In July 2015, the world population was estimated at a staggering 7.3 billion and it is expected to reach up to 10.9 billion by 2050. With this enormous increase in human population, it seems almost impossible to find a place where you can enjoy time in solitude. While most of our planet has already been invaded by us, there are still some uninhabited places where you can find some peace and quiet. We’ve already highlighted 25 of the world´s most remote places and lets not forget about the 25 beautiful isolated houses you might want to live in. Now, add uninhabited islands to the mix and you have beautiful combination of places to get away from it all. While some of the islands featured in this list look somewhat inaccessible and rough, others resemble real tropical paradise, making you wonder why nobody has chosen to make them their homes there. From unearthly beautiful Caribbean islands and Hawaiian atolls fringed with coconut trees to rugged but equally breathtaking northern islands in Iceland, Norway and Canada, let us take you on a tour around these 25 Amazing Uninhabited Islands That Are Strikingly Beautiful.
Jaco Island, East Timor
Occupying an area of just 11 sq km (4.2 sq mi), Jaco Island is a little uninhabited island in East Timor. Mainly covered with tropical dry forest, the island is one of the country´s Bird Important Areas with numerous bird species living on it.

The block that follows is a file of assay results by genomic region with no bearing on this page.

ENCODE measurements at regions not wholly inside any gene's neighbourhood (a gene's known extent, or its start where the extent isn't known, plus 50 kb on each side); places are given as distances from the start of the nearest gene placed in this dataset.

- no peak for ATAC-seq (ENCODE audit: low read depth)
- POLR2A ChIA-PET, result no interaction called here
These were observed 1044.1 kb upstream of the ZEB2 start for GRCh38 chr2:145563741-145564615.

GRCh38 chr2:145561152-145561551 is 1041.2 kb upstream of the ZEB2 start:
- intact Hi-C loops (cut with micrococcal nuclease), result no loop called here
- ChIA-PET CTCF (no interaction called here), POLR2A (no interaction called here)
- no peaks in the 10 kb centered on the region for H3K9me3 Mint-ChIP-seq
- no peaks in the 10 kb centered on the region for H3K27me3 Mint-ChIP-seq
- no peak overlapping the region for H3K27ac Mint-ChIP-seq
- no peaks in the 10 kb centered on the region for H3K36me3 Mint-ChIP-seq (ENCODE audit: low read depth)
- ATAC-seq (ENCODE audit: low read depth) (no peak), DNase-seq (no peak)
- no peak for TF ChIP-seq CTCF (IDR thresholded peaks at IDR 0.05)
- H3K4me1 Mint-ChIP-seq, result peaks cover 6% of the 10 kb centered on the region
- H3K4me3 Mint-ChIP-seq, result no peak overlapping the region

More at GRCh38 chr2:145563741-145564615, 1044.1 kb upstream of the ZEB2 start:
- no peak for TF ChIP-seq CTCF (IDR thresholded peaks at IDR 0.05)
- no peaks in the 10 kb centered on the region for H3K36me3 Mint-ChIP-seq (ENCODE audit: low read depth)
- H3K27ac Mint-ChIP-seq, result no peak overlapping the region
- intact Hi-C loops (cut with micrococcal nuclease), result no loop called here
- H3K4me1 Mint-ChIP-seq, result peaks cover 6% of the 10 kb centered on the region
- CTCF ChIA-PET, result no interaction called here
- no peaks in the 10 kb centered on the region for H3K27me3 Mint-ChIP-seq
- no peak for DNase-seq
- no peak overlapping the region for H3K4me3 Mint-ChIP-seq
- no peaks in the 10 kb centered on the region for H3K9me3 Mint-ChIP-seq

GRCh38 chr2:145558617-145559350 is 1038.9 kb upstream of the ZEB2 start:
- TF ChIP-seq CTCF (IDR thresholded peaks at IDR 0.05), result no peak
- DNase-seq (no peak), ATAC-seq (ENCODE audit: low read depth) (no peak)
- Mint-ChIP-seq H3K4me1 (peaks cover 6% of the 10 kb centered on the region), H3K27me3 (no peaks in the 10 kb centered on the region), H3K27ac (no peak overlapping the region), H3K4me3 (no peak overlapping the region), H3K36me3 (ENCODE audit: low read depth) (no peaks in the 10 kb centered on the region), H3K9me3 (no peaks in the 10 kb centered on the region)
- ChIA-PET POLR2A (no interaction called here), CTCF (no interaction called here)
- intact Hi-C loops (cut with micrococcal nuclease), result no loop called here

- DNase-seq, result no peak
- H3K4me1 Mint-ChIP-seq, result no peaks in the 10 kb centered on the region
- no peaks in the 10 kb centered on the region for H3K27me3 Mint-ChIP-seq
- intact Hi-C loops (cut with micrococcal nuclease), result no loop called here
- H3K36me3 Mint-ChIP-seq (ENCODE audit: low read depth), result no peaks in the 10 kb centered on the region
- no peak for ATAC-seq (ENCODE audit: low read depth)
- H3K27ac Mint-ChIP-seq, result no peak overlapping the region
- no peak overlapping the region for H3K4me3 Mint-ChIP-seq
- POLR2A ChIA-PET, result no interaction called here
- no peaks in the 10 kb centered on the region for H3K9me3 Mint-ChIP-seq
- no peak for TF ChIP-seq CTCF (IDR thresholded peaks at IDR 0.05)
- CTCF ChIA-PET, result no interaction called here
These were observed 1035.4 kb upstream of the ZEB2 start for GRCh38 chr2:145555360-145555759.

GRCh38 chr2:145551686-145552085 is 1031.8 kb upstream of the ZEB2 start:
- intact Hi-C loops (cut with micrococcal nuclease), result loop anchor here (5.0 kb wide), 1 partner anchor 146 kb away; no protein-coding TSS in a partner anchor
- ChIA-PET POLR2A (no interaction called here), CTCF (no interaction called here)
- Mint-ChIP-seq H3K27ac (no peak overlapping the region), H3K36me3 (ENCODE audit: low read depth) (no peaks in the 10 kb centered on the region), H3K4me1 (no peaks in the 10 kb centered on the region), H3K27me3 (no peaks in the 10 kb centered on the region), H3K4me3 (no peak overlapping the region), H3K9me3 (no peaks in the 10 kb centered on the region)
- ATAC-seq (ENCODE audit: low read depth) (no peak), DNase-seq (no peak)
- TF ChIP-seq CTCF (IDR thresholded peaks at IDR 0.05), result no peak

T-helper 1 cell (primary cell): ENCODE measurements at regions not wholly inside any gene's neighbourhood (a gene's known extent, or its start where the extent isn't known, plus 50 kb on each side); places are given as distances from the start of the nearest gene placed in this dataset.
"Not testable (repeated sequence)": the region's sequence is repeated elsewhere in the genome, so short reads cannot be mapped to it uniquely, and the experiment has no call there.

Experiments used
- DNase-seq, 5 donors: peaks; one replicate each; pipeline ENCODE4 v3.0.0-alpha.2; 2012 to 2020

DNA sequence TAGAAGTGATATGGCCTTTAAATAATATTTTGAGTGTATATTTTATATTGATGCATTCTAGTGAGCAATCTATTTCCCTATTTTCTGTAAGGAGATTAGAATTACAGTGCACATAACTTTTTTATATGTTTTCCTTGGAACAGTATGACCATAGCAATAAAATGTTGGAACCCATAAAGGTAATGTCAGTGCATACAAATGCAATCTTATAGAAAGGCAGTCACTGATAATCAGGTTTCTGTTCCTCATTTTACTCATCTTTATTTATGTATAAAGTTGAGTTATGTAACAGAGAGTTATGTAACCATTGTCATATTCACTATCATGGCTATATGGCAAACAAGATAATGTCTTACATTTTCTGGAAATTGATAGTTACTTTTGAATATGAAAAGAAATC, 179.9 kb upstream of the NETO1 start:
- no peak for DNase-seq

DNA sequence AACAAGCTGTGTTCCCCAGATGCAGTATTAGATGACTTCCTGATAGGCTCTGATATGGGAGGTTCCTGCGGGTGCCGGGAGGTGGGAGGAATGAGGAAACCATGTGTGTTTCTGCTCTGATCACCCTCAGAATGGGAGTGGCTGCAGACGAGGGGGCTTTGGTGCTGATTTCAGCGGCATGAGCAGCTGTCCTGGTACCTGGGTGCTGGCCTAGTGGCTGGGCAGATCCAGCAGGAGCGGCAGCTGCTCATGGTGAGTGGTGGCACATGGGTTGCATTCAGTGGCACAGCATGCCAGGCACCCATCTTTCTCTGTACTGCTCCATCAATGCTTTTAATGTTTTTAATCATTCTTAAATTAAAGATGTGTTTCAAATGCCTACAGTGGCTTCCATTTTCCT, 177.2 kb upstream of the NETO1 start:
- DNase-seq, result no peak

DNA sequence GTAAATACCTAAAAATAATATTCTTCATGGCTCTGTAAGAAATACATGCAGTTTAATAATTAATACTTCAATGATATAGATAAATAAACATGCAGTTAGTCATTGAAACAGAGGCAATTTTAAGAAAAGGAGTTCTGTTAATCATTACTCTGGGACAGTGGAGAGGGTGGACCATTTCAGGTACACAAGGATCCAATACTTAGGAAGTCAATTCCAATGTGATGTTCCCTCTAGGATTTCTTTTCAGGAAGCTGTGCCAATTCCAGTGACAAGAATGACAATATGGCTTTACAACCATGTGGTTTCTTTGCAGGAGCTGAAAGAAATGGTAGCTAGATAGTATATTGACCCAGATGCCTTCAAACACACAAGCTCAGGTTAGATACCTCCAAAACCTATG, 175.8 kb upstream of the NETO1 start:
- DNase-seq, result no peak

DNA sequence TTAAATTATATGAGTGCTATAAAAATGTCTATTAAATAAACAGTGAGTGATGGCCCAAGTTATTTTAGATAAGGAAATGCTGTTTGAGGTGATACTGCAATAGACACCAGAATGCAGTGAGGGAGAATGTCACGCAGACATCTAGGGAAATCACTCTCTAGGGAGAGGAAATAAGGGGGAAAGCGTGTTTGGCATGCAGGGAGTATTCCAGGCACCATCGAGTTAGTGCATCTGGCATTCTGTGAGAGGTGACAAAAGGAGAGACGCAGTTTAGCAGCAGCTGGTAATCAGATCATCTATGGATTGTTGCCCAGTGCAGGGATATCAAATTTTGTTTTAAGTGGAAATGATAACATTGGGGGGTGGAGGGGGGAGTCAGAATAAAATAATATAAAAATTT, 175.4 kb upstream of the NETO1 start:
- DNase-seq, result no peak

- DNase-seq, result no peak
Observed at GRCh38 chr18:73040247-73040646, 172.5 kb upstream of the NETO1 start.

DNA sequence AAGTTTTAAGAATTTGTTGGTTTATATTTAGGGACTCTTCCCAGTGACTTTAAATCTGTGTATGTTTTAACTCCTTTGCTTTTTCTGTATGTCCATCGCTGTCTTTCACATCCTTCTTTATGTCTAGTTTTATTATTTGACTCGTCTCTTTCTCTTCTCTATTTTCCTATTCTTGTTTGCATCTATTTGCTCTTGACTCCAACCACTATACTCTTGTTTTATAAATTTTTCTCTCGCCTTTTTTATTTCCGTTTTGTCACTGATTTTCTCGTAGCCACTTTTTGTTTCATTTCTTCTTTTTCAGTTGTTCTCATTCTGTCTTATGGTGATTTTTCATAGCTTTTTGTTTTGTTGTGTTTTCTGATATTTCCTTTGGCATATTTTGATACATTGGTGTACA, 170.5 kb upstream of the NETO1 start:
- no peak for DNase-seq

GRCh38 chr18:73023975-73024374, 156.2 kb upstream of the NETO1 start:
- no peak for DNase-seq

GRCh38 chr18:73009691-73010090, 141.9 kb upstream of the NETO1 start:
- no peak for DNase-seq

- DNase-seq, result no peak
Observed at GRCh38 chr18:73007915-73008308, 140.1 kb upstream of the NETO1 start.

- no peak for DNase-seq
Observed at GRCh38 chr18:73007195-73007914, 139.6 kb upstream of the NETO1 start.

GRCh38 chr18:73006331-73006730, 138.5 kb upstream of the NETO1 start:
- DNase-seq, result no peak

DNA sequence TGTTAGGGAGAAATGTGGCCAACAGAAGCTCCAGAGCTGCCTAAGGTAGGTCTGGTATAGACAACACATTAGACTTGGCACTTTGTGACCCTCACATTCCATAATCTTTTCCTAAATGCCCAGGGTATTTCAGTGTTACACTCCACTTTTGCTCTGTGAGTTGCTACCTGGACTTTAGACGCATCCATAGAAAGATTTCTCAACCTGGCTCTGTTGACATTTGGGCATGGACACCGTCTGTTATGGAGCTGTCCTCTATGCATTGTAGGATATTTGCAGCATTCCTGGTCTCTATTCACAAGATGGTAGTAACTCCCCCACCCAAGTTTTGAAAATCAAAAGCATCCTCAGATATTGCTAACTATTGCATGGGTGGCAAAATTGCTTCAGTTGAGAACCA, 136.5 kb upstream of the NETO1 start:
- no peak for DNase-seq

Redonda, Antigua and Barbuda
Located 56 km (35 mi) southwest of Antigua, Redonda is a small Caribbean island discovered and named by Columbus in 1493. It is home to many sea birds, and the island was an important source of guano before artificial fertilizers started to be mass-produced.
Ko Khram, Thailand
The largest island in the Bay of Bangkok, Ko Khram (also known as Ko Khram Yai) is a thickly wooded uninhabited island famous for its rocky cliffs and white sandy beaches that are designated as sea turtle conservation area.
Ball´s Pyramid, Australia
Located near the Lord Howe Island between Australia and New Zealand, the Ball´s Pyramid is a high rock island of volcanic origin formed about 6.4 million years ago. With its height of 562 m (1,844 ft), it is the tallest volcanic stack in the world.
Keats Island, Canada
Situated on the Eastport Peninsula of Bonavista Bay near the community of Salvage, Newfoundland and Labrador, Canada, the Keats Island is a little uninhabited island and a popular kayaking area due the abundance of sea stacks and sea arches found around the island.